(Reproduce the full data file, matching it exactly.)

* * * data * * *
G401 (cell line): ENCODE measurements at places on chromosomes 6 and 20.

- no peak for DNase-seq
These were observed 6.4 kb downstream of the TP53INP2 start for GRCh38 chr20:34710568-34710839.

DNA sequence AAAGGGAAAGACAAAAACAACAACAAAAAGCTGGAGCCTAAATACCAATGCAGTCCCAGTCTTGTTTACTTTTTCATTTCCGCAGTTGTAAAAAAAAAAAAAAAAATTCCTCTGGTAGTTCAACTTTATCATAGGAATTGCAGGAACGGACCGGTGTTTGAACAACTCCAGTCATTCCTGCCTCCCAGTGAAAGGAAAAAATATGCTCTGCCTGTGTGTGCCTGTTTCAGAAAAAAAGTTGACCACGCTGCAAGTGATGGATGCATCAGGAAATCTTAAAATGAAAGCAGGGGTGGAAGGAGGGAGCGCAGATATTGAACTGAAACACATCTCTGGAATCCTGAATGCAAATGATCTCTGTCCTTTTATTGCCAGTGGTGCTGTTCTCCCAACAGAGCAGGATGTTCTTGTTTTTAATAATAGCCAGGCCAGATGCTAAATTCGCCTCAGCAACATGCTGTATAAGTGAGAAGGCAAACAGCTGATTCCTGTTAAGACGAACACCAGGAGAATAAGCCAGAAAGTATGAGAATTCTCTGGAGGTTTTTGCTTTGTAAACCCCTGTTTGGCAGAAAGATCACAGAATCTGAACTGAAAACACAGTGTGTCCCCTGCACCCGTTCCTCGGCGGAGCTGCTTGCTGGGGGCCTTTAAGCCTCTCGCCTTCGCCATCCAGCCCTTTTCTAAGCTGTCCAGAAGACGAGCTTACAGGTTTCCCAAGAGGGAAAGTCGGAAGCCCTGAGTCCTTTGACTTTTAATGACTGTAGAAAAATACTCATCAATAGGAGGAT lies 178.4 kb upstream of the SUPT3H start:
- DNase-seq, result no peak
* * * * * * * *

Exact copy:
G401 (cell line): ENCODE measurements at places on chromosomes 6 and 20.

- no peak for DNase-seq
These were observed 6.4 kb downstream of the TP53INP2 start for GRCh38 chr20:34710568-34710839.

DNA sequence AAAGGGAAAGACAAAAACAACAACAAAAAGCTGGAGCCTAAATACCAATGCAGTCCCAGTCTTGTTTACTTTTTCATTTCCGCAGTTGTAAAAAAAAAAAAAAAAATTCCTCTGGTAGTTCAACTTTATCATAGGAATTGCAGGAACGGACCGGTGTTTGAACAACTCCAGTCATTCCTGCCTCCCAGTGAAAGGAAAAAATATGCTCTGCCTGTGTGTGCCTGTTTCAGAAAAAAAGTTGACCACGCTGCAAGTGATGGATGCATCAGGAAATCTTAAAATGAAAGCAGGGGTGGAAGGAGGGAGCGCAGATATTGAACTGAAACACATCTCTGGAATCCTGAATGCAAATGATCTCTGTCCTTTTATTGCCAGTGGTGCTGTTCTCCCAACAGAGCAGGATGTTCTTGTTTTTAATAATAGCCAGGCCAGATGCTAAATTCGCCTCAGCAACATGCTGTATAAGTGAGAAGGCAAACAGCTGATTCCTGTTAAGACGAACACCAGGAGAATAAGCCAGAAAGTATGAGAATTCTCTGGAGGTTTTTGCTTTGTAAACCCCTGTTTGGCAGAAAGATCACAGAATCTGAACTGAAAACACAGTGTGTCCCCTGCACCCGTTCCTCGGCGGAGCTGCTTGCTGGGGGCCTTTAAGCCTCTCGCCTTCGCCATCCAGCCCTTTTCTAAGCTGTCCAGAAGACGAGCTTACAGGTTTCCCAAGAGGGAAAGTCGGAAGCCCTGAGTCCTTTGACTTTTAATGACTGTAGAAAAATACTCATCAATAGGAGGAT lies 178.4 kb upstream of the SUPT3H start:
- DNase-seq, result no peak